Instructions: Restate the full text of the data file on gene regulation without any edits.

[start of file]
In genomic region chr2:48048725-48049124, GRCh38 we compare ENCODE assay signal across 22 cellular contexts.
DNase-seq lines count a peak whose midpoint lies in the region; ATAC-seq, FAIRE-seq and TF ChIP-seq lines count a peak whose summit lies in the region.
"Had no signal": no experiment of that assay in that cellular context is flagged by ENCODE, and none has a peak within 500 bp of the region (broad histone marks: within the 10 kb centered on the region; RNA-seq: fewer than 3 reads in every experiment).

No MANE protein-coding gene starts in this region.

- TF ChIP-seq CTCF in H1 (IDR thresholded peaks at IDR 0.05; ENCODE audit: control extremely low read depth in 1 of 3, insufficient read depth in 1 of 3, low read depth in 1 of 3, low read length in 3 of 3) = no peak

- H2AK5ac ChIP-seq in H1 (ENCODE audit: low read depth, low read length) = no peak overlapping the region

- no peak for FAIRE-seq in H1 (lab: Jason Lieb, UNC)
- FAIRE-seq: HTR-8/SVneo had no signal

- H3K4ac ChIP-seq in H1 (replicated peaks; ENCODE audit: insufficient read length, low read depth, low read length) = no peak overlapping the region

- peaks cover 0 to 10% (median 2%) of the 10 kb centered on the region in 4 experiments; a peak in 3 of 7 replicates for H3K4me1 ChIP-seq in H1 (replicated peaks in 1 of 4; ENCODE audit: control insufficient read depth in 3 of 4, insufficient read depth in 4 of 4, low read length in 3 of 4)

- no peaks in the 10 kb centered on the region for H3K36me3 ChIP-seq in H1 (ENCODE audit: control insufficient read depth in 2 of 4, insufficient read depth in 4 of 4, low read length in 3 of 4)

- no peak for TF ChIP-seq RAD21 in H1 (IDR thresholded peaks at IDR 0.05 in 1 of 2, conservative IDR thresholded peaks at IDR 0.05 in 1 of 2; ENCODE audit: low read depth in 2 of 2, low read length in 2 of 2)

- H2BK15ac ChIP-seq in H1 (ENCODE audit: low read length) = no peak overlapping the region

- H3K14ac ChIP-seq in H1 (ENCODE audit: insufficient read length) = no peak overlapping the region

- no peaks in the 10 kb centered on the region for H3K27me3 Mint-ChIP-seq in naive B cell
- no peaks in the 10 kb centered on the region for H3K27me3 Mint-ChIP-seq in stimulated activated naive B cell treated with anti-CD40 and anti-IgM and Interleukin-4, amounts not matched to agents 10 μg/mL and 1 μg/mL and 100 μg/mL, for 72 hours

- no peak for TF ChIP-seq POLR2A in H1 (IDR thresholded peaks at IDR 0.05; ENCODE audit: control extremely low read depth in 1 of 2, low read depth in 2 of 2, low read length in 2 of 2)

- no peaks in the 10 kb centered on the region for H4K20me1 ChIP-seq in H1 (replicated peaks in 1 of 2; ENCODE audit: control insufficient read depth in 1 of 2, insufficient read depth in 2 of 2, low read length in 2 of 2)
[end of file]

In genomic region chr2:48048725-48049124, GRCh38 we compare ENCODE assay signal across 22 cellular contexts.
DNase-seq lines count a peak whose midpoint lies in the region; ATAC-seq, FAIRE-seq and TF ChIP-seq lines count a peak whose summit lies in the region.
"Had no signal": no experiment of that assay in that cellular context is flagged by ENCODE, and none has a peak within 500 bp of the region (broad histone marks: within the 10 kb centered on the region; RNA-seq: fewer than 3 reads in every experiment).

No MANE protein-coding gene starts in this region.

- TF ChIP-seq CTCF in H1 (IDR thresholded peaks at IDR 0.05; ENCODE audit: control extremely low read depth in 1 of 3, insufficient read depth in 1 of 3, low read depth in 1 of 3, low read length in 3 of 3) = no peak

- H2AK5ac ChIP-seq in H1 (ENCODE audit: low read depth, low read length) = no peak overlapping the region

- no peak for FAIRE-seq in H1 (lab: Jason Lieb, UNC)
- FAIRE-seq: HTR-8/SVneo had no signal

- H3K4ac ChIP-seq in H1 (replicated peaks; ENCODE audit: insufficient read length, low read depth, low read length) = no peak overlapping the region

- peaks cover 0 to 10% (median 2%) of the 10 kb centered on the region in 4 experiments; a peak in 3 of 7 replicates for H3K4me1 ChIP-seq in H1 (replicated peaks in 1 of 4; ENCODE audit: control insufficient read depth in 3 of 4, insufficient read depth in 4 of 4, low read length in 3 of 4)

- no peaks in the 10 kb centered on the region for H3K36me3 ChIP-seq in H1 (ENCODE audit: control insufficient read depth in 2 of 4, insufficient read depth in 4 of 4, low read length in 3 of 4)

- no peak for TF ChIP-seq RAD21 in H1 (IDR thresholded peaks at IDR 0.05 in 1 of 2, conservative IDR thresholded peaks at IDR 0.05 in 1 of 2; ENCODE audit: low read depth in 2 of 2, low read length in 2 of 2)

- H2BK15ac ChIP-seq in H1 (ENCODE audit: low read length) = no peak overlapping the region

- H3K14ac ChIP-seq in H1 (ENCODE audit: insufficient read length) = no peak overlapping the region

- no peaks in the 10 kb centered on the region for H3K27me3 Mint-ChIP-seq in naive B cell
- no peaks in the 10 kb centered on the region for H3K27me3 Mint-ChIP-seq in stimulated activated naive B cell treated with anti-CD40 and anti-IgM and Interleukin-4, amounts not matched to agents 10 μg/mL and 1 μg/mL and 100 μg/mL, for 72 hours

- no peak for TF ChIP-seq POLR2A in H1 (IDR thresholded peaks at IDR 0.05; ENCODE audit: control extremely low read depth in 1 of 2, low read depth in 2 of 2, low read length in 2 of 2)

- no peaks in the 10 kb centered on the region for H4K20me1 ChIP-seq in H1 (replicated peaks in 1 of 2; ENCODE audit: control insufficient read depth in 1 of 2, insufficient read depth in 2 of 2, low read length in 2 of 2)